An approach that even goes beyond that was presented at the BAC21 by Martin from LibreSolar. He introduced us into some possible variants of OpenSource-EnergyMesh-topologies and compared their pro’s and con’s. Afterwards the group was able to work out, which version is favourized as best suited common standard. This turned out to be a so called “Signal-Bus-topology”, that is characterized by combining the sources (Akku, PV) with a DC/DC-converter to reveal an independency towards different voltage levels, so that the grid offers a unique Voltage-level in a range about 48V.
Since it should be an intelligent grid, the sources as well as the consumers must be enabled for decentral communications, to provide an intelligent Load-Balance-management and priorization.
So we evaluated some different data-transfer-protocols and bus-systems and agreed in the end on the CAN-bus, which offers high data-transfer-rates and most sturdy robustness (it is therefore often used within automotive electronics).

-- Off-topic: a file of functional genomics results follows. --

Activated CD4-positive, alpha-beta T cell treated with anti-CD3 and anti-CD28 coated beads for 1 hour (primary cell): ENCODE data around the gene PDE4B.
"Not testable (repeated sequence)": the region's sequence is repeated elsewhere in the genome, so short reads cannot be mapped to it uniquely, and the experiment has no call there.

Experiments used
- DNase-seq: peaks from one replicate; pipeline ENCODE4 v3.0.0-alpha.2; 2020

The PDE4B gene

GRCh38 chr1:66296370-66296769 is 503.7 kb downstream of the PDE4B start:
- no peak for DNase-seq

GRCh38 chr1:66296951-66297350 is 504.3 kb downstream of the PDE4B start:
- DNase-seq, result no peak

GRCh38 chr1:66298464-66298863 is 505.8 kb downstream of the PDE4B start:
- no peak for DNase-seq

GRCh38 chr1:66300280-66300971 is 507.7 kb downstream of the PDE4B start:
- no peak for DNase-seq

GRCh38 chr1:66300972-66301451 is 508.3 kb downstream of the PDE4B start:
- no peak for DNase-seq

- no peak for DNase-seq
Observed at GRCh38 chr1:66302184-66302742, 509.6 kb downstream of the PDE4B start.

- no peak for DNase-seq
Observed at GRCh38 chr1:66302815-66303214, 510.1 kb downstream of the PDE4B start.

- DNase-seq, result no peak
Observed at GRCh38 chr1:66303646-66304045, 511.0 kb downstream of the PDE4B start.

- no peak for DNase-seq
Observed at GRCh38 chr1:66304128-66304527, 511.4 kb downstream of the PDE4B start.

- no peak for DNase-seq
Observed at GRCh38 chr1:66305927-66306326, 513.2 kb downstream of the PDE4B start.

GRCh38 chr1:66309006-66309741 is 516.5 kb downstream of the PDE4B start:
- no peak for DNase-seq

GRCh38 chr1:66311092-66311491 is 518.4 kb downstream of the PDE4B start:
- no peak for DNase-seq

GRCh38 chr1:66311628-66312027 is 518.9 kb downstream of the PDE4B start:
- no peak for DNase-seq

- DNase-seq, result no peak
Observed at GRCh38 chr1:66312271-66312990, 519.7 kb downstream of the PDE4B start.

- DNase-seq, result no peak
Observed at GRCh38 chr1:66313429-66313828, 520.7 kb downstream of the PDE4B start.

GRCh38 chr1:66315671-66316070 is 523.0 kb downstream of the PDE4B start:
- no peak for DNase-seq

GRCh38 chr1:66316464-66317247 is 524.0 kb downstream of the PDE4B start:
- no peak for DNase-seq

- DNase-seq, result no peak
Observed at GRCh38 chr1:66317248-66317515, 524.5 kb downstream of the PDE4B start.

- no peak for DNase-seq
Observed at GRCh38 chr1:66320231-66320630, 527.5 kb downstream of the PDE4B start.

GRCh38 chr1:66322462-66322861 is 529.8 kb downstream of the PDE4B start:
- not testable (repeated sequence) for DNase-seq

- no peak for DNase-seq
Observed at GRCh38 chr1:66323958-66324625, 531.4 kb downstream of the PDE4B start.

At the beginning of the event all the projects were presented, so we got an overview on their recent development-status.
Introduction of the projects in the OpenFab
I (Oliver) had my Zinc-Air-cell and the Solarbox with me and a new, smaller SolarBox-version which i had quickly assembled in the days before the event.
New Solarbox-prototype with UniProKit Housing.
Also there were the projects Velo M^2 (Florent, Tom, Yannick), Sunzilla (Laurin) and LibreSolar (Martin).
If you consider all these projects in total, you will recognize the common need for an OpenHardware-Charge-Controller with integrated balancing (BMS) for Lithium-batteries. This is also needed within the OpenEnergy NanoGrid for a safe use of such batteries.
So its a good point to start with and thats exactly what Martin is doing by the LibreSolar-project, which aims to develop a 48V BMS.
Martin presents the BMS48V
He showed us the first pcb-prototypes, fresh from the forge but already up-and-running. Its a modular system, consisting of a balancer-board which is based on a STM32F072 32-bit MCU with a BQ67940-balancerchip and an integrated CAN-interface, plus a separate power-module, that allows the charging and discharging being controled by N-Channel-MOSFETs in high-side-configuration.
LibreSolar BMS48V Balancer- and Power-Modul
This charge-controller is comparable to the SBMS4080, which i use in the SolarBox, but offers the additional advantage of being able to handle 48V.
The BAC21 took place on different locations, so we had the chance to become acquainted with different FabLabs in Brussels, including the Velo M^2, which also can be used as kind of mobile micro-FabLab.